An outsider’s attack to a tribe’s established ways is a whole different story.
It triggers a cohesive force within the tribe. 

An enemy strengthens the cause, as the tribe unites to defend itself and its values.
A tribe without enemies is, almost by definition, not a tribe.
As a consequence, tribal dispute and warfare
          is part of what defines humanity.

We are a split species, one that needs enemies to function and to find meaning.
Tribes provide a sense of belonging, of dignity to its members.
As long as we belong to the same tribe,
we are all “brothers and sisters”: 

We fight for our values and stay together as a group.

Are Tribes Necessary?
At least this has been the case for tens of thousands of years.
The question I’d like to ask today is, Do we still need tribes?

This is not a yes or no question.
Of course, people are (or should be) free to think differently
about their beliefs—religious, political, or otherwise.
A rich diversity of opinion and shared values is key to a creative society.

Homogeneity breeds little creativity.  Friction is important.

But tribal allegiances go against these concepts.
They segregate.
They silence protest.
They squash criticism.
They divide and label.
They see the “other” not as an equal, but as an enemy. 

And enemies, as our long history of tribal warfare has shown over and over again,
must be either destroyed or converted.

No one can make tribes obsolete.
They are written in our genes,
          products that we are of millions of years of evolution. 

So, the answer to my question is, yes, we still need tribes.
But tribes can change.
They do, usually, when subjected to a massive confrontation of values.
Or to massive new information.

So, it’s not whether tribes are obsolete or not,
but what tribe or tribes are best equipped to deal with our current challenges. 

Well, it depends on who we define as our enemy…

Thinking big
Let’s not think small here, and just list the enemies that go against your tribal allegiances.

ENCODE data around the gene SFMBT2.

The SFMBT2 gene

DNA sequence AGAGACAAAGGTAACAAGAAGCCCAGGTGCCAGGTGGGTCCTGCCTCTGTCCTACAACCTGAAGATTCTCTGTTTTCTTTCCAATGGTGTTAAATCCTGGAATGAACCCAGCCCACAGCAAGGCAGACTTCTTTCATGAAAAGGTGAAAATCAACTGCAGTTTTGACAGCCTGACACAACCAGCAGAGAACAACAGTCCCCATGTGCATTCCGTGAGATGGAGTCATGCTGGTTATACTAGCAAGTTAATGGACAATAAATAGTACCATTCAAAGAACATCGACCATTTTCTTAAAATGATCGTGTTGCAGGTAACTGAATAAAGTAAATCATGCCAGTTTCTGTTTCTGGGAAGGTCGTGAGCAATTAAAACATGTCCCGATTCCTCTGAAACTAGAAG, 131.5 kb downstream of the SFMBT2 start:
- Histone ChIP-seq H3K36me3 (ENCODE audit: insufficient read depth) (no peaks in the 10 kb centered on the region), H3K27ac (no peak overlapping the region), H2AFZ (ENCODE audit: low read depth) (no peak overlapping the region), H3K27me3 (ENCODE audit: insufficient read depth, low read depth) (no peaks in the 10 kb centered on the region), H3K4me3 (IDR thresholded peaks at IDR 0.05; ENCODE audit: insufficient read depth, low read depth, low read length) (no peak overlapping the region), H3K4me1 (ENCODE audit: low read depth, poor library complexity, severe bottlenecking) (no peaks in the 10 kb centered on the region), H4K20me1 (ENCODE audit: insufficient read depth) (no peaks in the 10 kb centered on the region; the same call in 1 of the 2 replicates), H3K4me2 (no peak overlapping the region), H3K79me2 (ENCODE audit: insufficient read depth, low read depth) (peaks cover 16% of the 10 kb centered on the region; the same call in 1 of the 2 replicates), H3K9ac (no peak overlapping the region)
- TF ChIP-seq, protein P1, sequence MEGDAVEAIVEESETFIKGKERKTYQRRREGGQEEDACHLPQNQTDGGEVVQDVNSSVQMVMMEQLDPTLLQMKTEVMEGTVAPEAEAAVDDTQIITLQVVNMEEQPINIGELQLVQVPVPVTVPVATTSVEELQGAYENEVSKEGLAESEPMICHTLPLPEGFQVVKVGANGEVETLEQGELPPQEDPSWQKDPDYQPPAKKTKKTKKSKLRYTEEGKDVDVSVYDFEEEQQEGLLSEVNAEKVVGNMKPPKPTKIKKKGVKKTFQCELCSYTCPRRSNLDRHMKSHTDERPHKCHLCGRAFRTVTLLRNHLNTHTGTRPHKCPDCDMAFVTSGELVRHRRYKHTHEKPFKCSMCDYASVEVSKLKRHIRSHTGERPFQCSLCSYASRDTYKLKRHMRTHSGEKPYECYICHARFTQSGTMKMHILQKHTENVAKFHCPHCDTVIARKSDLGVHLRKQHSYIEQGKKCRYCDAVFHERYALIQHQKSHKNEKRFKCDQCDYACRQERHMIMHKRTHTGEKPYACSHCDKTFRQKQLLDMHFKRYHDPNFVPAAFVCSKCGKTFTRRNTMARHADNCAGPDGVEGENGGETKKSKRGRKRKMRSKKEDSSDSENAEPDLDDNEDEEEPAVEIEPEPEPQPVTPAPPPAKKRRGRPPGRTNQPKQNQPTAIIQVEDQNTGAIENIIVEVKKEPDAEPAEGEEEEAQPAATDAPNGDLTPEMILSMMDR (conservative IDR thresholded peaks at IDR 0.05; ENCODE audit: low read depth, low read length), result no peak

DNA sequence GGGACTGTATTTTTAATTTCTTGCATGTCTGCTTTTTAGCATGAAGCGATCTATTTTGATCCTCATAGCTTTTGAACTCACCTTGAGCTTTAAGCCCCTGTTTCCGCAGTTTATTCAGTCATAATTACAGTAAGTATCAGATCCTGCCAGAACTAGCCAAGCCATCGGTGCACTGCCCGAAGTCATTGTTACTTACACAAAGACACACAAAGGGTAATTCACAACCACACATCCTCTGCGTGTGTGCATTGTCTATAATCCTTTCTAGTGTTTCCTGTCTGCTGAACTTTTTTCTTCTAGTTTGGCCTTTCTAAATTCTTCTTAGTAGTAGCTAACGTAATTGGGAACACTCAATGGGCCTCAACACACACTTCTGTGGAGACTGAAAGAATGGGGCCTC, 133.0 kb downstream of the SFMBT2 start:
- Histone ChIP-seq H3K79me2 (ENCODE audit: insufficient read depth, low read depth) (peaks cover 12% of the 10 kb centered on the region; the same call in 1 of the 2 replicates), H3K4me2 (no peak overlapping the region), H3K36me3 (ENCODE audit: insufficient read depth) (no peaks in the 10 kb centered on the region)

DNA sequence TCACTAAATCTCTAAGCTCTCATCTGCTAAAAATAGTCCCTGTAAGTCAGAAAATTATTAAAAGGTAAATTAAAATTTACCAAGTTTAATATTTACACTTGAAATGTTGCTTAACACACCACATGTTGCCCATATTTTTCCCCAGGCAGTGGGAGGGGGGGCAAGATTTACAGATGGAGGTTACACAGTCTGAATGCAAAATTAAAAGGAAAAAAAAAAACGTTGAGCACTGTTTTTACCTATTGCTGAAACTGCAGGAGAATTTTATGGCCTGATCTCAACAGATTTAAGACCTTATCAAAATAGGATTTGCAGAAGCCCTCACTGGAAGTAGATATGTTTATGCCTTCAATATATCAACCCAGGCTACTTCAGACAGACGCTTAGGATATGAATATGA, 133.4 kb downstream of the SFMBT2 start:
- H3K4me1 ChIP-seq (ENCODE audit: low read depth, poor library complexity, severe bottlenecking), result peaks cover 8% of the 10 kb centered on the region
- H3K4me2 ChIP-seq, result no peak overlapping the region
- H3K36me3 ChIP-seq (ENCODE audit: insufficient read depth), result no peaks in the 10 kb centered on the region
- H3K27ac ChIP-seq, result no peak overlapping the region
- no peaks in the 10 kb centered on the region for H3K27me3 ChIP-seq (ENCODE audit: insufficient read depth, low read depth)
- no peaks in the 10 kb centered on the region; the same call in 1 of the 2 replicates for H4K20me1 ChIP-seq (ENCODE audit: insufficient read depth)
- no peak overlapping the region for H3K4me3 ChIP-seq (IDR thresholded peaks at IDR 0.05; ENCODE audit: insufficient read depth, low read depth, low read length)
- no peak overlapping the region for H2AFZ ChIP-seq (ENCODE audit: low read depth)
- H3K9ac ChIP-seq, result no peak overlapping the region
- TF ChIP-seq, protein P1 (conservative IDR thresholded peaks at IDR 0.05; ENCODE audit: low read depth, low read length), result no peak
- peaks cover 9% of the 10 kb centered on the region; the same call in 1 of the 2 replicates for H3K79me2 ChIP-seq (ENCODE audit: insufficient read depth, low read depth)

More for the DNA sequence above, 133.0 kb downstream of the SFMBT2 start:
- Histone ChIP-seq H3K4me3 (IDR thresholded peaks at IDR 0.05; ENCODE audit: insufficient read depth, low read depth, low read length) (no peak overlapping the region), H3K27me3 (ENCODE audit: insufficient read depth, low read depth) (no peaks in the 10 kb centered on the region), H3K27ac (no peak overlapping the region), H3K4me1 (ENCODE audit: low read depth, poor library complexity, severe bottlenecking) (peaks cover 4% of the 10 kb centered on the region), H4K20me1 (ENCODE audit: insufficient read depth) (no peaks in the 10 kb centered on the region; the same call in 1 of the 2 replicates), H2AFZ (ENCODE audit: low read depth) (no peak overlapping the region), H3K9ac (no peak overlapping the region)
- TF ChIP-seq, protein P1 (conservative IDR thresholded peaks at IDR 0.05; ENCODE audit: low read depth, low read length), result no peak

This made some sense in the distant past,
          when our challenges were mostly local:
                           local food source, and other small tribes going after them.

Things have changed a lot since.
The biggest enemy we have to fight against right now is our tribal past.
What served us so well for thousands of years is now an obsolete concept. 

It’s no more about the survival of this tribe or that one,
but about Homo sapiens as a species. 

We must wake up to the fact that,
when seen from a global planetary perspective,
          we are a single species living in a fragile ecosystem…

For the first time in our collective history,
we must think of ourselves as a single tribe in a single planet.
          Tribes exist to guarantee the survival of their members. 

Given the current planetary and geopolitical stressors,
if we don’t begin to think of ourselves in global terms as a single species
as opposed to tribes fighting tribes,
we risk letting our tribal past write our dystopian future.

We are a single tribe, the tribe of humans.
And, as such, not a tribe at all. 


Now I shared these thoughts by Marcelo Gleiser for one simple reason.
Millions of people world-wide - many tribes - took part in 5,225 global climate youth-led strikes just a few days ago.

Organisers claimed it was one of the largest global mobilisations ever
against climate breakdown, with people in 156 countries
          on all seven continents taking part. 

The weeklong movement surrounded the UN Climate Summit
held last weekend in New York,
which met to accelerate actions on implementing
the Paris Agreement on Climate Change.

Our Prime Minister, while in New York, chose not to attend the Summit.

Despite Morrison’s recalcitrance, shaped by dangerous neo-pentecostal beliefs,
both against the NY Summit meeting, and before that, in forcing the Pacific Islands Forum
to delete or water down any reference in the Tuvalu declaration to a ‘climate crisis’…  

And John Howard’s past efforts with the ‘greenhouse mafia’ to Sabotage the Kyoto Protocol,
the climate crisis is an emergency.

Action on climate change shouldn’t be just driven by the activities
of a softly spoken 16 year old Swedish school-girl activist, Greta Thunberg,
          and thousands of other school children around the world.

Thunberg, you will recall, was nominated for a Nobel Peace Prize.
She was also named one of the world’s most influential people
by Time magazine in May this year.

You are correct Greta Thunberg.
We do need hope. But the one thing we need more than hope is action.
          Once we start to act, hope is everywhere.